“In a decaying culture, Art, if it is truthful, must also reflect decay. And unless it wants to break faith with its social function, Art must show the world as changeable, and help to change it.” – Ernst Fischer
The world of illustration is oversaturated, as Cliff Galbraith -founder of Crucial Comics– would state, by a “mosh pit of mediocrity.” It seems as though we are living in a culture where everyone thinks they can create something new and unique when they are only copying the same contrived drivel of a bygone era. In two weeks, the Manayunk Arts festival will begin, and artists from far and wide will peddle their wares and business cards. Rather than form a lengthy tirade, analyzing what is or is not art, I want to focus on a specific artist, Michael Majewski.
This year, you will find a curious young man in the emerging artist section. Under a shaded tent, he will have everything from acrylic paintings, to pastel illustrations. But what delineates him form the rest of the cohort? Stacked in a neat pile you will find an original publication entitled Run Like Hell. This is a comic book that he authored in every aspect from concept to print. The comic’s unique storyline will captivate an audience open to new ideas and forms of expression. Comics are far from dead, and no pun intended, Michael Majewski illustrates this very point exceptionally in Run Like Hell. Down to the last detail, it was very important that he made a comic as true to the culture as it was, and has been for him- he is selling them at the same price he paid for comics in his youth. He believes that stories should not only be exceptional, but affordable as well.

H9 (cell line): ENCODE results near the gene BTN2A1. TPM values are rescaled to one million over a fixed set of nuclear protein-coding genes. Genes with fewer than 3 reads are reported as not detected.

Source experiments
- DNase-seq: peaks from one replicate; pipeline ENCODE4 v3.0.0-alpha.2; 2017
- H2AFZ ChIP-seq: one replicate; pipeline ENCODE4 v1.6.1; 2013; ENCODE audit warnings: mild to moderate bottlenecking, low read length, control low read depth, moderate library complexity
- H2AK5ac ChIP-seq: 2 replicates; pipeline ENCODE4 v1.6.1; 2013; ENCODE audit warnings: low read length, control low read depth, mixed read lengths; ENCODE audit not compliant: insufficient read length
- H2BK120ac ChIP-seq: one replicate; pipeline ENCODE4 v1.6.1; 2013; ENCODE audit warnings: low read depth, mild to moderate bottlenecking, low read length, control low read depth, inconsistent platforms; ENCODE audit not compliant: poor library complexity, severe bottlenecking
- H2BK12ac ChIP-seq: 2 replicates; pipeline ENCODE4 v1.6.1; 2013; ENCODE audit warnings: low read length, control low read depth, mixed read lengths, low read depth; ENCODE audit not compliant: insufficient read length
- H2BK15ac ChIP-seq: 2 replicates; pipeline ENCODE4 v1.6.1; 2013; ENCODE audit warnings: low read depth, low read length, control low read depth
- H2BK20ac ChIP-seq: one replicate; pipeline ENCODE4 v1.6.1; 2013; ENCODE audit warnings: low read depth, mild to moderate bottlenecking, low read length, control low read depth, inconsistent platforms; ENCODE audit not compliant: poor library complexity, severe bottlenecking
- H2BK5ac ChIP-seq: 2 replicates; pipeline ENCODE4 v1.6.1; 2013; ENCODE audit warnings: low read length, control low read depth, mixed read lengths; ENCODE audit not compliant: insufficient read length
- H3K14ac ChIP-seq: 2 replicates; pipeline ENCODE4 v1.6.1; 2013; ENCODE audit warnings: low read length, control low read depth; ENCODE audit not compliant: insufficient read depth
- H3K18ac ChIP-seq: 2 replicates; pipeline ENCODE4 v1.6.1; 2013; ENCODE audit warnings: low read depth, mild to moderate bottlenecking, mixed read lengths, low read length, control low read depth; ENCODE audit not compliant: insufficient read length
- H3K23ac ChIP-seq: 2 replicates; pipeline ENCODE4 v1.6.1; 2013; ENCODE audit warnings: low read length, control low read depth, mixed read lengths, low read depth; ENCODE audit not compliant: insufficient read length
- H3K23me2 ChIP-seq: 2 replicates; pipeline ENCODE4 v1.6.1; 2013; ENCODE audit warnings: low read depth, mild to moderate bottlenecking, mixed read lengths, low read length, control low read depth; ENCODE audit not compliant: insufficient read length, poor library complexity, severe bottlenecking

Being an artist is not enough for him. His paintings and illustrations tell stories, so it is only fitting that he set out to create his own story. Run Like Hell is not only the brainchild of Michael Majewski, but also a landmark zeitgeist of what it takes to get your work to the masses.
From concept to the countertop, he tried multiple publishers only to be met with resistance and outright rejection. He took it upon himself to invest a large sum of himself, as well as money, into self-publication of Run Like Hell.
Run Like Hell tells the narrative of a future society, where robots are more than outcasts- they are to be killed on site. When you read the comic, you will see parallels to our own decaying culture, as well as a changeable world. Michael Majewski’s website can be easily viewed at mpirestudio.com, and you will have a chance to visit more than just a few illustrations.
As Michael Majewski’s artwork appeals to a wide variety of enthusiasts and aficionados, he was present last year, and will emerge again this year. Though the festival is quite large, it would be foolish to pass the opportunity to see his artwork and meet him in person. In a recent interview, he expressed that people mistake his silence for shyness, while he, unlike most of the artist at the festival, is not attempting to be grandiose and force his art upon you. To him, it is not about sales- it is about being remembered and receiving notoriety for doing something he loves, and believes that others do as well. He contends that comics are much more than a niche market- they are dreams put to paper that tell a story, while holding true to reflecting the climate of our society.